We chose back roads to go to the Monasterio ... and they were "very" back roads. Drive to Used near the Gallocanta wetland, and then up to Nuévalos. Just a couple of villages, and an empty landscape. Due to this winterīs rains the fields are amazingly filled with flowers, specially red poppies in wheat fields. When we arrived to the Monasterio there wasnīt a lot of people there (we were early), but the amount of people increased during the day. We pay 10 Euros, and mum payed only 6 (pensionists are lucky ...) http://www.monasteriopiedra.com/ . It is a beautiful place, but not the best place for people who cannot walk a lot or have problems with the knees (although there were a lot of oldies walking around, and complaining afterwards :) ). One must walk up and down, down a cave and the narrow stairs leading to the Horse Tail Waterfall, that was really cool and too wet :) The tour around all the park lasts around 1 hour and a half or two hours. There are a couple of toilets around (very useful giving the insane amount of water you see and hear), and there are many different kind of trees (we still donīt know the different names...). The entry ticket includes the visit to the former monastery. There are guided visits in spanish, but they also give sheets to the foreign visitors. It was almost destroyed between 1835 and 1840, the Carlist War, the selling of eclesiastical goods to the public (rich people, of course) ... right now there is a hotel and it is a popular spot to celebrate weddings. And before I forget, there is a tiny museum dedicated to the wine in Calatayud and surroundings, not bad at all.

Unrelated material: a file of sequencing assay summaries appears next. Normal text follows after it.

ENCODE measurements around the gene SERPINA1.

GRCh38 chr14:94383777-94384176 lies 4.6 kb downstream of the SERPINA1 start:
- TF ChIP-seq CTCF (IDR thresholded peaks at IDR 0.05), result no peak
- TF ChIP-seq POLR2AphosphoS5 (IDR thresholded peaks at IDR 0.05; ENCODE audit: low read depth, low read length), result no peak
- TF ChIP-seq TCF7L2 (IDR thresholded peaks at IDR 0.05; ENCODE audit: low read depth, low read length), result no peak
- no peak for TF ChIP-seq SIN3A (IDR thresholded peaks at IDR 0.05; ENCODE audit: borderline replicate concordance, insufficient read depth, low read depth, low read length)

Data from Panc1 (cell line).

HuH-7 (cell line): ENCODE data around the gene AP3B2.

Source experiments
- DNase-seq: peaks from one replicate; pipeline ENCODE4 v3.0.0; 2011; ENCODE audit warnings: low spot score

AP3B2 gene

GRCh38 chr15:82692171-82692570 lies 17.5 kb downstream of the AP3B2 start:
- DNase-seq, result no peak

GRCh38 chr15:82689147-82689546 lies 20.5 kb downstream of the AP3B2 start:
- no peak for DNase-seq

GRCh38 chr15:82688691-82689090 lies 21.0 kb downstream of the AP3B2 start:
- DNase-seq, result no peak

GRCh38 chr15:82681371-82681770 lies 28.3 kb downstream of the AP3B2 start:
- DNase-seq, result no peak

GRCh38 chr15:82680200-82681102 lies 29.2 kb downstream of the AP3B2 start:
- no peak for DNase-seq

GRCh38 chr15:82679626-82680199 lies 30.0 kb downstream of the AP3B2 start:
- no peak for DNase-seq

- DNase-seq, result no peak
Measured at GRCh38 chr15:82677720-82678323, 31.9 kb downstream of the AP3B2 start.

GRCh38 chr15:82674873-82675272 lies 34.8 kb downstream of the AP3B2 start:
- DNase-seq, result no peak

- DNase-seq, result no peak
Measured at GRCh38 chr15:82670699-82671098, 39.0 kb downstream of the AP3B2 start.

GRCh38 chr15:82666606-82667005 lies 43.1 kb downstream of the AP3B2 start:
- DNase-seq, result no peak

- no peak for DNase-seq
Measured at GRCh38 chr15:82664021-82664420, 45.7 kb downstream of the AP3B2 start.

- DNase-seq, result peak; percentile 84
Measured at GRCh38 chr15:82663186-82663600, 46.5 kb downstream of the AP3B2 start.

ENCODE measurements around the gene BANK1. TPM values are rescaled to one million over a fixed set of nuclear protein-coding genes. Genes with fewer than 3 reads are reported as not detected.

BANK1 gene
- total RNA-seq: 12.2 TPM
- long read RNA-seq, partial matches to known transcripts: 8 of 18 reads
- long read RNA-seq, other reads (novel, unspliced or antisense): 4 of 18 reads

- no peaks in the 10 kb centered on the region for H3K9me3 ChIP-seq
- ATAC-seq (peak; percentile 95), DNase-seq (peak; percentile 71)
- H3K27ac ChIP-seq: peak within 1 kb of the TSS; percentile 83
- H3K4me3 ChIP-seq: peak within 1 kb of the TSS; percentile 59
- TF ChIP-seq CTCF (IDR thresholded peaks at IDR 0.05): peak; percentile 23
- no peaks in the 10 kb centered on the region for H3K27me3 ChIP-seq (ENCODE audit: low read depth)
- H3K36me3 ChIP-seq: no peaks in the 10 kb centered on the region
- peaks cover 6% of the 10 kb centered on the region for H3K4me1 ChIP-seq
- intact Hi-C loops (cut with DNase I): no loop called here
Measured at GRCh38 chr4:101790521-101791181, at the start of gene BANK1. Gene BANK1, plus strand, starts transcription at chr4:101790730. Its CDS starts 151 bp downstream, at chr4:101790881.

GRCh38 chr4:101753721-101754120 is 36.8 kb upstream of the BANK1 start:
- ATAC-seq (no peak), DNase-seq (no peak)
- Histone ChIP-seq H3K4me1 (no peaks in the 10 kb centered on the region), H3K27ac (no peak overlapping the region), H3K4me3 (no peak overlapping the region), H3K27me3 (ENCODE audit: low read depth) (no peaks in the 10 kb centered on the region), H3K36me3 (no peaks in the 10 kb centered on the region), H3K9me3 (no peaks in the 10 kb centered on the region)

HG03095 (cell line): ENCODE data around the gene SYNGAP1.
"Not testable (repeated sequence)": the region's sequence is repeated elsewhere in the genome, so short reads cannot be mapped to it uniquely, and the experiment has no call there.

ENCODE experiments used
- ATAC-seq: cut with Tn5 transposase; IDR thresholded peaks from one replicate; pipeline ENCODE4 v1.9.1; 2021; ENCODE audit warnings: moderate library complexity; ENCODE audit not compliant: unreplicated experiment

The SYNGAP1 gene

OK, if you are still with me ... We left at around 14:00 direction Calatayud. Our idea was having a picnic, and it was a bit difficult to find an appropiate spot. It was windy and a bit cold, but we managed to find a table, open our basket, and eat before the rain began again to pour.
We took the N-II direction Madrid until Medinaceli. The actual old town is located up in a hill overlooking the plains. There is a roman arch which used to be seen from the road, but right now they are restaurating it, so the only thing to be seen is a plastic box. The tourist office of Medinaceli is open the whole year. The girl there gave us a leaflet indicating the most important things to see. We walked up to the castle (reconverted in the local cemetery) and then into the sleepy village. Itīs a strange place, a huge baroque church and some palaces, and then grass and stones and derelicted houses. A big main square completely empty, an abandoned monastery (better say, a beguinage like the one in Brugge). Of course, the weather didnīt help. A black cloud was coming from the north, and suddenly it began to rain cats and dogs. We ran into a small bar, and waited there while having a coffee until 5 oīclock more or less, when we decided that we werenīt going to stay there forever and ever, so we ran into the car, and got drenched in 3 minutes.